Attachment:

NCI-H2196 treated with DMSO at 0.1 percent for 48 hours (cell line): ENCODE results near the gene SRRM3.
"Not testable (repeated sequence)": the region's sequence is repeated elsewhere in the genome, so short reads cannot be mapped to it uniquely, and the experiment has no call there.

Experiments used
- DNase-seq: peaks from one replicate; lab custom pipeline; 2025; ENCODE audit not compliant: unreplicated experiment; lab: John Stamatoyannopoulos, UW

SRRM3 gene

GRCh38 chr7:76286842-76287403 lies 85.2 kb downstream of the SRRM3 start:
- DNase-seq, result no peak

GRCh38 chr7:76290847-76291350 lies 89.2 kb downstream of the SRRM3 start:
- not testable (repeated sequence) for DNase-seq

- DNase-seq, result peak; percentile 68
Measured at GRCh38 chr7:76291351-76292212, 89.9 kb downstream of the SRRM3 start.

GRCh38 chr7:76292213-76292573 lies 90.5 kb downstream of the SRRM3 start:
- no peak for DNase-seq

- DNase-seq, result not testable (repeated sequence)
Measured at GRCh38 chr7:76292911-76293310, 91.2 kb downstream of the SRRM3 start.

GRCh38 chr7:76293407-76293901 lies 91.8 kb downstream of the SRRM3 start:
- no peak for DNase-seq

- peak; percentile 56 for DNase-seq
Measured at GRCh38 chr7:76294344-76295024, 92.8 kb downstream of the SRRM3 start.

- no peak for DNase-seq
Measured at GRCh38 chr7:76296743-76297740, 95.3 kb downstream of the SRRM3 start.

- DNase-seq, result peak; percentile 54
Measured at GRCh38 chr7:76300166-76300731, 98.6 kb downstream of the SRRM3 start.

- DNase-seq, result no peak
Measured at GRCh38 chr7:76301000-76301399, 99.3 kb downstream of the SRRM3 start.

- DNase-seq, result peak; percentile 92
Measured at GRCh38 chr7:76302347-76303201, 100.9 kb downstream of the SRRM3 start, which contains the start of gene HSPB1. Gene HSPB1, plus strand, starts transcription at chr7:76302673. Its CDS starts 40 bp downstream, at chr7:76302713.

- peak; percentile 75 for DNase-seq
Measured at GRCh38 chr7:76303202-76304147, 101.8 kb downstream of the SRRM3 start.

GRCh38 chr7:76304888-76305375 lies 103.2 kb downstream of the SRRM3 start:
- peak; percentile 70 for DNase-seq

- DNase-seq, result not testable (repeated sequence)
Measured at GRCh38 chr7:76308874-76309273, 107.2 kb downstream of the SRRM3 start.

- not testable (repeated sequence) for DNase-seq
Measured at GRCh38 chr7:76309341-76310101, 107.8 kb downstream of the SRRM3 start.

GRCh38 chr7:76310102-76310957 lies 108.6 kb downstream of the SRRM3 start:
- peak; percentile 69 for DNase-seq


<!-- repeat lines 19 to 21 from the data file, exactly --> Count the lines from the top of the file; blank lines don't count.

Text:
Measured at GRCh38 chr7:76294344-76295024, 92.8 kb downstream of the SRRM3 start.

- no peak for DNase-seq
Measured at GRCh38 chr7:76296743-76297740, 95.3 kb downstream of the SRRM3 start.